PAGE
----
Today, I was lucky enough to have an amazing encounter with the playful dolphins. I’ve never seen this much and this close. However, I found it hard to get nice pictures of them because they were very fast.
So here are some pictures that I have taken, no (dolphin) jump shots though, I’m such an amateur.
Though the shots aren’t the best ones, I still have to pat myself on the back for the effort and tell myself that I did like some of the photos and here are my favorite shots:
Today, me and my colleagues went to another resort where the FUTSAL league is being held.
FUTSAL is a variation of Football played on a smaller court and to tell you, Maldivians are die hard Foot ball enthusiasts. So this game is a big thing for my Maldivian colleagues and we were there to support them.
Anyway, I’m not here to talk about FUTSAL or Football because I’m not really a big fan of the sport. I’m here to share some photos that I took. Well, taking photos of non-moving objects can be tricky, what more of moving people. Quite tough!
So here are few good ones out of almost a hundred that I rejected. (ha ha) I’m sure none of my colleagues will object to my posting of their photos. (ha ha)
We have tiny parrots here in the island and over the last few days I have fancied taking photos of them. It’s not easy to take photos of them as they keep on moving like little kids playing. Anyway, these tiny parrots don’t talk, they only chirp. They maybe small but they are loud.
One of the perks of working here in the Maldives is that whenever you get stressed from your daily tasks or routine, you can just go out of your office and look at the stunning view and you’ll be so relaxed when you get back to the office.
And if the view is not enough, you can swim or snorkel or go for cruise or night fishing.
Yesterday, me and my colleagues went out for a fishing trip. The water was so still, the color combination of the sea and the sky and the sunset, oh, I just can’t put into words the magnificence of the view so I just took photos and you decide how you are going to describe these images.
Whenever I visit a new place, I would always look for a food chain familiar to me. I’m not very adventurous when it comes to food. I’m actually very picky so I’d rather look for food that my tummy knows, rather than experimenting on a new cuisine and later on regretting the money and food wasted.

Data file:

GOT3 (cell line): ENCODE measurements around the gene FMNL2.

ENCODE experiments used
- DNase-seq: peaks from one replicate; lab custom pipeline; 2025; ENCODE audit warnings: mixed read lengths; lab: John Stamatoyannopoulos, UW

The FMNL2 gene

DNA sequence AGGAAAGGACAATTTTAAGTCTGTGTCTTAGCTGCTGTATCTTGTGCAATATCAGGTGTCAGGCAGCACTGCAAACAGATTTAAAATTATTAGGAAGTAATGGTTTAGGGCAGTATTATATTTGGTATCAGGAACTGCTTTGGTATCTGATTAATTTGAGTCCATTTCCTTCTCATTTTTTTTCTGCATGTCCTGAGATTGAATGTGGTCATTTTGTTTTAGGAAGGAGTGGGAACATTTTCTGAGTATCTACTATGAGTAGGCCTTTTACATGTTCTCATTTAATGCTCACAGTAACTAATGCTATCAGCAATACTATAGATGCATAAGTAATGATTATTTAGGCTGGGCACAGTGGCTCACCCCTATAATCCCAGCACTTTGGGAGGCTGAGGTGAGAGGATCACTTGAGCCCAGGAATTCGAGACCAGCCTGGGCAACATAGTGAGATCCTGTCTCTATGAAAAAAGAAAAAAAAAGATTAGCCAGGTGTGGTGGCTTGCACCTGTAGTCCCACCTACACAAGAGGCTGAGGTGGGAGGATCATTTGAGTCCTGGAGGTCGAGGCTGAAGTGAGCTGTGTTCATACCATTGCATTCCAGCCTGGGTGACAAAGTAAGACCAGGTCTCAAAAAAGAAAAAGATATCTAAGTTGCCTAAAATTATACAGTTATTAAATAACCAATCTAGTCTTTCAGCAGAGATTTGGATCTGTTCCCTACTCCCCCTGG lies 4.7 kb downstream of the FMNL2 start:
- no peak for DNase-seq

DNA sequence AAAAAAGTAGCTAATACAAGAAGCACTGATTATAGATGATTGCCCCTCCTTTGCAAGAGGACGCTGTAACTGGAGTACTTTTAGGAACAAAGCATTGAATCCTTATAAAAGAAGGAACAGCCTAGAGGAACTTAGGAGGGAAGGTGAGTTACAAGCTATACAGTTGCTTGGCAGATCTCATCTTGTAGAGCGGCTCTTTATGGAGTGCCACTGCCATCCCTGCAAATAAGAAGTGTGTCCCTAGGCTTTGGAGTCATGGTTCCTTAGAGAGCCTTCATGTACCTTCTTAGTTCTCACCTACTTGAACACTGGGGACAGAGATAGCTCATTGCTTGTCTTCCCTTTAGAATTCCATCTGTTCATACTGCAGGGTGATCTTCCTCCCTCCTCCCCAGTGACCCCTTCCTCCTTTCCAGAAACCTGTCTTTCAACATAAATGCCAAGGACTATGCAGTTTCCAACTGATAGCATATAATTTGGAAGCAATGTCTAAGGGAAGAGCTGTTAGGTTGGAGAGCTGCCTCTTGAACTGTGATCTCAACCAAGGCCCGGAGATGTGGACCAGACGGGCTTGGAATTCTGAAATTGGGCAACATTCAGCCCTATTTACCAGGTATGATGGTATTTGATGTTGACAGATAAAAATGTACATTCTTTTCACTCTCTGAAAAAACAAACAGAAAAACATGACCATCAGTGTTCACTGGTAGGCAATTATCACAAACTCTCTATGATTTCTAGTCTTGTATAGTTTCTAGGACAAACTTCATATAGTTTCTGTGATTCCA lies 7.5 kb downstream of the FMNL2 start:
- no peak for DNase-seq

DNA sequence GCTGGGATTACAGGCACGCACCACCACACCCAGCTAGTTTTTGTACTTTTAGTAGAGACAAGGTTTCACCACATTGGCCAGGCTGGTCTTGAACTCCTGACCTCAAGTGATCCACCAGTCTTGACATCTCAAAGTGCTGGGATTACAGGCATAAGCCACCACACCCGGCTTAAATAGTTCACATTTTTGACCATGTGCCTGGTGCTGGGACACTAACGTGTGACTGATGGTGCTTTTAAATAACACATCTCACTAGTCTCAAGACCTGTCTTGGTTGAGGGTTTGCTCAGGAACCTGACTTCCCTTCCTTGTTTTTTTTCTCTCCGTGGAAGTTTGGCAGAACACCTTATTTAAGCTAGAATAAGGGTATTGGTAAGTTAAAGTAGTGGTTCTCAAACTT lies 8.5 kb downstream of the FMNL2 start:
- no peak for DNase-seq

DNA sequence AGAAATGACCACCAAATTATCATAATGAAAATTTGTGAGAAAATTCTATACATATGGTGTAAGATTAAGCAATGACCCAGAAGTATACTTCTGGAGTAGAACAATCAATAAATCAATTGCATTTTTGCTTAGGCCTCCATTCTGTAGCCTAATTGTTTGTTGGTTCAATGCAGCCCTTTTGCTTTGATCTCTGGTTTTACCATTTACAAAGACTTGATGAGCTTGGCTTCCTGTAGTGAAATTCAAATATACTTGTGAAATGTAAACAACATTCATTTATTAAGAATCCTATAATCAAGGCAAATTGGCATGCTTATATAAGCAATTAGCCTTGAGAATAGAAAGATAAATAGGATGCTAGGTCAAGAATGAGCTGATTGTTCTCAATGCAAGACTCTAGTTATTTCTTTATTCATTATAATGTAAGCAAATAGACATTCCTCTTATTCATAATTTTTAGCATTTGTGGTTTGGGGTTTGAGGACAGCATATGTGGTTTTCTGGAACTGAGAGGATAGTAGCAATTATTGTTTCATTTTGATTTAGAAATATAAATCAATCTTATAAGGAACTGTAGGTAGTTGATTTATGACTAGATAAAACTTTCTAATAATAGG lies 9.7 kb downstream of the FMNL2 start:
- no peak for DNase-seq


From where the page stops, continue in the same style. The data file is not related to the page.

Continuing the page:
In Malé, I felt weird to not see any international food chain. Though, I think, this is a good thing. That the locals will have a chance to open up their cafes / restaurants without the fear that business will be diluted by big chains, just like what’s happening in our town back home.
Since I am not very adventurous, once I’ve liked a restaurant, I will always come back to that restaurant and probably eat the same thing. I don’t usually go to Malé because my island is quite far South but whenever I get a chance, I’ll always have a meal at Seahouse, that’s before I discovered Shellbeans. So now, I have two to visit whenever I go to Malé.
The first cafe that I discovered is the Seahouse. It’s not very attractive from the outside, you wouldn’t even notice it. It is on the 2nd floor and the signage isn’t really attractive.
I was hesitant at first, I thought they might be serving only local dishes but I was so surprised when I saw Bistek Tagalog and Pancit Bihon on their menu. I was like, SERIOUSLY??? And I was so happy, though the Pancit Bihon wasn’t as authentic and tasty as I was expecting but still, after months of not being able to eat any Filipino dish, I cannot complain!